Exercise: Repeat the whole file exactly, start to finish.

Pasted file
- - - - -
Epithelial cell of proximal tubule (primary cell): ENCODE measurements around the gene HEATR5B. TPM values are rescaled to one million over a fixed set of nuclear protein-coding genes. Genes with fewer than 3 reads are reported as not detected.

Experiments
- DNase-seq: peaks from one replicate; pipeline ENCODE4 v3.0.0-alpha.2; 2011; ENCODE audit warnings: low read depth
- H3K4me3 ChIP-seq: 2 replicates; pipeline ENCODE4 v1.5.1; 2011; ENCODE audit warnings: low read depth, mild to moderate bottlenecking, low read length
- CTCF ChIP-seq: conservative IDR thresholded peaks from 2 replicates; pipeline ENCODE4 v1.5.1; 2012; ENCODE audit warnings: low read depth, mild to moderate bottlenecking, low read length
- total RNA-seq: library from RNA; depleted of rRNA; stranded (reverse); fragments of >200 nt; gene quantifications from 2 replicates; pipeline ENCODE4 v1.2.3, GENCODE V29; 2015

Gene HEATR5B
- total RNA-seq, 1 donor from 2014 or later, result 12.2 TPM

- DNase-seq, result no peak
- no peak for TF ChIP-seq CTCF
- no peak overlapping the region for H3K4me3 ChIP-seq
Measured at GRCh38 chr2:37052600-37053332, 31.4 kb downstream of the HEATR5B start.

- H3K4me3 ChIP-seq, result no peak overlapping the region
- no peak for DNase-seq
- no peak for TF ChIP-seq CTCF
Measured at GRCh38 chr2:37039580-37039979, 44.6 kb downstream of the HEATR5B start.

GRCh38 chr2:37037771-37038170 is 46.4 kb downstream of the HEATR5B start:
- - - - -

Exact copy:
Epithelial cell of proximal tubule (primary cell): ENCODE measurements around the gene HEATR5B. TPM values are rescaled to one million over a fixed set of nuclear protein-coding genes. Genes with fewer than 3 reads are reported as not detected.

Experiments
- DNase-seq: peaks from one replicate; pipeline ENCODE4 v3.0.0-alpha.2; 2011; ENCODE audit warnings: low read depth
- H3K4me3 ChIP-seq: 2 replicates; pipeline ENCODE4 v1.5.1; 2011; ENCODE audit warnings: low read depth, mild to moderate bottlenecking, low read length
- CTCF ChIP-seq: conservative IDR thresholded peaks from 2 replicates; pipeline ENCODE4 v1.5.1; 2012; ENCODE audit warnings: low read depth, mild to moderate bottlenecking, low read length
- total RNA-seq: library from RNA; depleted of rRNA; stranded (reverse); fragments of >200 nt; gene quantifications from 2 replicates; pipeline ENCODE4 v1.2.3, GENCODE V29; 2015

Gene HEATR5B
- total RNA-seq, 1 donor from 2014 or later, result 12.2 TPM

- DNase-seq, result no peak
- no peak for TF ChIP-seq CTCF
- no peak overlapping the region for H3K4me3 ChIP-seq
Measured at GRCh38 chr2:37052600-37053332, 31.4 kb downstream of the HEATR5B start.

- H3K4me3 ChIP-seq, result no peak overlapping the region
- no peak for DNase-seq
- no peak for TF ChIP-seq CTCF
Measured at GRCh38 chr2:37039580-37039979, 44.6 kb downstream of the HEATR5B start.

GRCh38 chr2:37037771-37038170 is 46.4 kb downstream of the HEATR5B start: